But the most interesting part is the A-Life. A predecessor to the Chao of Sonic Adventure, the Nightopians actually multiple in the game, and their reaction to you varies depending on how you treat them. Be nice, and they sing a happy little tune as you fly by. By mean and they run away. And you can create a whole new type of creature by batting about the Nightmaren in the levels. If they land close to a Nightopian the mix-matched pairing results in a Mepian, a creature that is both Pian and Maren (though they don’t attack you like their Maren parent will).
And besides, it’s just so darn fun to play!
Sonic Team had some ideas that they wanted to include in the game but Sega forced them into a rush release so it could go head to head with Mario 64 (which it initially beat in Japan). But rather than ignore these plans, Yuji Naka, the head developer of Sonic Team approached the heads of Sega with the proposal to release a date-sensitive version of NiGHTS, containing a single level, as a free gift for loyal Saturn owners, and for to entice new gamers. Sega agreed, and the result was Christmas NiGHTS. Not truly a sequel, but more an addition to the original, Christmas NiGHTS has, as its name suggests, a festive theme, but only when the Saturn’s internal clock is set for the festive season. During the year it changes to Winter NiGHTS (during the Northern winter months), NiGHTS - short version (during the rest of the year), and New Year’s NiGHTS (well, that one’s pretty obvious).
The gameplay is essentially the same throughout the multiple versions, but the costumes and scenery changes to set the mood. NiGHTS and the rest of the cast wear Santa inspired costumes during Christmas NiGHTS, and though NiGHTS returns to his familiar purple outfit in Winter and New Year’s NiGHTS, Claris and Elliot don more suitable outfits for the colder weather.
But it wouldn’t be Christmas without presents, and this little freebie is full of them. Each time you finish the game you get to play a form of the game Concentration. You are given a selection of cards, and if you can match a pair, you get the present. Most of the gifts available are part of the NiGHTS Museum - some nice official pics of the characters and the various environments in the full version of the game. But there is also a karaoke present (where you can listen to the NiGHTS’ theme song, Dreams Dreams while the words appear for you to sing along), the Link attack, where you try to keep a continuous link going by drill-dashing through as many items as you can and the Time attack, where you try to make it around Spring Valley in the quickest time possible. You can mix the game’s music and check up on how your Nightopians are doing (in both games). And there are a couple of movie clips and a selection a NiGHTS merchandise to have a look at.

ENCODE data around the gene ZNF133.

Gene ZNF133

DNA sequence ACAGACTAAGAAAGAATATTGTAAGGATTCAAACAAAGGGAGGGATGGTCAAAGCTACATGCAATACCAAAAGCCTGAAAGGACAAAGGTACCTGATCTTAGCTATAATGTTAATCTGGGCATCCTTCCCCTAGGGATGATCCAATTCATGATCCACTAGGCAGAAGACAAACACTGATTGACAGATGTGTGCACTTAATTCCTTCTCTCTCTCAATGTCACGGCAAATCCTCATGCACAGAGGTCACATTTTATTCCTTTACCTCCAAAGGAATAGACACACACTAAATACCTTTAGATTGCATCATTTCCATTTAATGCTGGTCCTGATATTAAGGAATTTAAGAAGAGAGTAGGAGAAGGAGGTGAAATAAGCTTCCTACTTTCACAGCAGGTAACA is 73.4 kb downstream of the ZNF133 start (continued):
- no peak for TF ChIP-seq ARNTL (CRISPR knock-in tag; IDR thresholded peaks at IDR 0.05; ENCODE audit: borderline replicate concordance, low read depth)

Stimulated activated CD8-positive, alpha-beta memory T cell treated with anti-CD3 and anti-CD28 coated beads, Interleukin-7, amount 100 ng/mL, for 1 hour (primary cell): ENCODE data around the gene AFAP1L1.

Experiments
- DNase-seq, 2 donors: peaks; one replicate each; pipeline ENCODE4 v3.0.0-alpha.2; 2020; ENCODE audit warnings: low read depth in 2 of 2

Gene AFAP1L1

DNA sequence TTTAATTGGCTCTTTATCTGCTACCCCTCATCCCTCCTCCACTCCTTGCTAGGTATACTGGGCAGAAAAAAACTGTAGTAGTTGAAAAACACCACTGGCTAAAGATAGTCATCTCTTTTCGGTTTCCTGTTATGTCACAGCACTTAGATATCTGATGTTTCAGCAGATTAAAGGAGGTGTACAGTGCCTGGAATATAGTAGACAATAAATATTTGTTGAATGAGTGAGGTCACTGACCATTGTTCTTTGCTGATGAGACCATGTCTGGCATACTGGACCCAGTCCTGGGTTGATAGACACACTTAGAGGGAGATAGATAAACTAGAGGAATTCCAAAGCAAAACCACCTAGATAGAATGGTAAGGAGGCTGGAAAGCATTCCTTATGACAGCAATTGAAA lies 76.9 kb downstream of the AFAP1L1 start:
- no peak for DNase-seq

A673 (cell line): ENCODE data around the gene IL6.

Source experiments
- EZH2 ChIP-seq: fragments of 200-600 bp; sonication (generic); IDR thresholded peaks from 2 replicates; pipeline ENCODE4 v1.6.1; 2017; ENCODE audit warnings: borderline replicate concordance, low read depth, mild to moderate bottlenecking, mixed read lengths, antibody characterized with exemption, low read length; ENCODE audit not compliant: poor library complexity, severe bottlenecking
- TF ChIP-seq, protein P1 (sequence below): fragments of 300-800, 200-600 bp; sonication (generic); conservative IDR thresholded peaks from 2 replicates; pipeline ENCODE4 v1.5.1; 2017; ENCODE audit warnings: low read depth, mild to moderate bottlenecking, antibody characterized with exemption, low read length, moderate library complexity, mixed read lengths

But perhaps the most interesting gifts of all are the two additional characters you can play the game as. Firstly there’s Sonic the Hedgehog, who bolts around on the ground collecting items in much the same manner as the kids do (if you resist the temptation to merge with NiGHTS). The end of level boss is a Puffyised version of Doctor Robotnik. But, come April 1st, NiGHTS disappears to be replaced by his alter ego, Reala (after which the option to play as the nefarious Nightmaren is always available). Reala plays exactly the same way as NiGHTS, and you can’t help but wonder if it’s an indication that he followed his twin’s lead and rebelled against Wiseman as well…
The game was universally well received when it was released in 1996. Reviewers the world over agreed that it was a truly magical experience, the only real complaint being, that with only seven levels, it just wasn’t long enough. It also showed that, in the right hands, the Saturn could pull off all those visual marvels that detractors claimed it couldn’t - multiple light sourcing, misting effects and so on…
With the release of the Dreamcast, fans of the game have been clambering for the sequel, a logical step for Sonic Team due to the success of the original. Also, the game’s setting would fit so well considering the console’s name. Even Nintendo’s Shigeru Miyamoto (creator of the Mario series) expressed his interest in seeing the sequel when he met Yuji Naka at 1999’s E3…
But Sonic Team seem to be skirting the issue, neither truly confirming or denying the possibility of a second NiGHTS game (not counting Christmas NiGHTS). Perhaps they are thinking along the same lines as Steven Spielberg who has flatly refused to make a sequel to his all-time favourite E.T The Extra-Terrestrial, claiming such a move would “prostitute the character”. Perhaps the NiGHTS appearances in Sonic Adventure and its sequel is all we’re going to get.
We will just have to wait and see…